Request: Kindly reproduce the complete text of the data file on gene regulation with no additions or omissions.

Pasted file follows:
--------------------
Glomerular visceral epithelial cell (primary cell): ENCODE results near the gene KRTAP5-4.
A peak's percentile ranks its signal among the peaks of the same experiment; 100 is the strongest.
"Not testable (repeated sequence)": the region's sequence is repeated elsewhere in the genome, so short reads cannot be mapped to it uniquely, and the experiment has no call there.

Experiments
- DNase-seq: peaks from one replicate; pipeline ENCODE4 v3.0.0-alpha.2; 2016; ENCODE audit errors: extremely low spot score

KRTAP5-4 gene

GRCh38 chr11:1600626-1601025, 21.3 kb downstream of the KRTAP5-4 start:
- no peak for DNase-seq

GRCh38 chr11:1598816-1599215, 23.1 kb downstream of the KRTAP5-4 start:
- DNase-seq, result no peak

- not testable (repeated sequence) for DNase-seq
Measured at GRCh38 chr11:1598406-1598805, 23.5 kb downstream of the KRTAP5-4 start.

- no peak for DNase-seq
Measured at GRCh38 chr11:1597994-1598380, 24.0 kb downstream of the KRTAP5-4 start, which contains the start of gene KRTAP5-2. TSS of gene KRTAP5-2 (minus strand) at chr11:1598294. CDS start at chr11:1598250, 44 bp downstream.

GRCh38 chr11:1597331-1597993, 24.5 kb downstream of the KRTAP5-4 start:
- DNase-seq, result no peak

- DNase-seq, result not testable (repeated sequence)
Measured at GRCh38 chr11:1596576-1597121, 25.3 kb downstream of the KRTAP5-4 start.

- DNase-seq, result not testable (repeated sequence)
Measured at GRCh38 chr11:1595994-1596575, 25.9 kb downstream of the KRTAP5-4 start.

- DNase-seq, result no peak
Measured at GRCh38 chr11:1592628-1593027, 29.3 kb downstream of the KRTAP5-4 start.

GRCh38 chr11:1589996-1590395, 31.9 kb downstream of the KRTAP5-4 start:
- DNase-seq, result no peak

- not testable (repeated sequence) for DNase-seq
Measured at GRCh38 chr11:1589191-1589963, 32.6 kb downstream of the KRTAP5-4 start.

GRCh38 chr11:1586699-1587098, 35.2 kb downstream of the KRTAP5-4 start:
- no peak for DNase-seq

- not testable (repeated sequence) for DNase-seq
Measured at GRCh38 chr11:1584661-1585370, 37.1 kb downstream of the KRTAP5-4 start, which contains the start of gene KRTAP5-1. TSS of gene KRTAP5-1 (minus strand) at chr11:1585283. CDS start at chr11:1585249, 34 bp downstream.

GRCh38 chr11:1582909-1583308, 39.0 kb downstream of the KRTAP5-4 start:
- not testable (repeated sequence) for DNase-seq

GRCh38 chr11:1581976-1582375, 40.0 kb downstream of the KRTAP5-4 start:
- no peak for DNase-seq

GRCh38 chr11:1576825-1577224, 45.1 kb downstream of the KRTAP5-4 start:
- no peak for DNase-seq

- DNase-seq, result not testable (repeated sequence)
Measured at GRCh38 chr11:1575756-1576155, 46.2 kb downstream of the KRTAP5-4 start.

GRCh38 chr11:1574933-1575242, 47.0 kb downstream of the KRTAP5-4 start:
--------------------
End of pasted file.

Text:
Glomerular visceral epithelial cell (primary cell): ENCODE results near the gene KRTAP5-4.
A peak's percentile ranks its signal among the peaks of the same experiment; 100 is the strongest.
"Not testable (repeated sequence)": the region's sequence is repeated elsewhere in the genome, so short reads cannot be mapped to it uniquely, and the experiment has no call there.

Experiments
- DNase-seq: peaks from one replicate; pipeline ENCODE4 v3.0.0-alpha.2; 2016; ENCODE audit errors: extremely low spot score

KRTAP5-4 gene

GRCh38 chr11:1600626-1601025, 21.3 kb downstream of the KRTAP5-4 start:
- no peak for DNase-seq

GRCh38 chr11:1598816-1599215, 23.1 kb downstream of the KRTAP5-4 start:
- DNase-seq, result no peak

- not testable (repeated sequence) for DNase-seq
Measured at GRCh38 chr11:1598406-1598805, 23.5 kb downstream of the KRTAP5-4 start.

- no peak for DNase-seq
Measured at GRCh38 chr11:1597994-1598380, 24.0 kb downstream of the KRTAP5-4 start, which contains the start of gene KRTAP5-2. TSS of gene KRTAP5-2 (minus strand) at chr11:1598294. CDS start at chr11:1598250, 44 bp downstream.

GRCh38 chr11:1597331-1597993, 24.5 kb downstream of the KRTAP5-4 start:
- DNase-seq, result no peak

- DNase-seq, result not testable (repeated sequence)
Measured at GRCh38 chr11:1596576-1597121, 25.3 kb downstream of the KRTAP5-4 start.

- DNase-seq, result not testable (repeated sequence)
Measured at GRCh38 chr11:1595994-1596575, 25.9 kb downstream of the KRTAP5-4 start.

- DNase-seq, result no peak
Measured at GRCh38 chr11:1592628-1593027, 29.3 kb downstream of the KRTAP5-4 start.

GRCh38 chr11:1589996-1590395, 31.9 kb downstream of the KRTAP5-4 start:
- DNase-seq, result no peak

- not testable (repeated sequence) for DNase-seq
Measured at GRCh38 chr11:1589191-1589963, 32.6 kb downstream of the KRTAP5-4 start.

GRCh38 chr11:1586699-1587098, 35.2 kb downstream of the KRTAP5-4 start:
- no peak for DNase-seq

- not testable (repeated sequence) for DNase-seq
Measured at GRCh38 chr11:1584661-1585370, 37.1 kb downstream of the KRTAP5-4 start, which contains the start of gene KRTAP5-1. TSS of gene KRTAP5-1 (minus strand) at chr11:1585283. CDS start at chr11:1585249, 34 bp downstream.

GRCh38 chr11:1582909-1583308, 39.0 kb downstream of the KRTAP5-4 start:
- not testable (repeated sequence) for DNase-seq

GRCh38 chr11:1581976-1582375, 40.0 kb downstream of the KRTAP5-4 start:
- no peak for DNase-seq

GRCh38 chr11:1576825-1577224, 45.1 kb downstream of the KRTAP5-4 start:
- no peak for DNase-seq

- DNase-seq, result not testable (repeated sequence)
Measured at GRCh38 chr11:1575756-1576155, 46.2 kb downstream of the KRTAP5-4 start.

GRCh38 chr11:1574933-1575242, 47.0 kb downstream of the KRTAP5-4 start: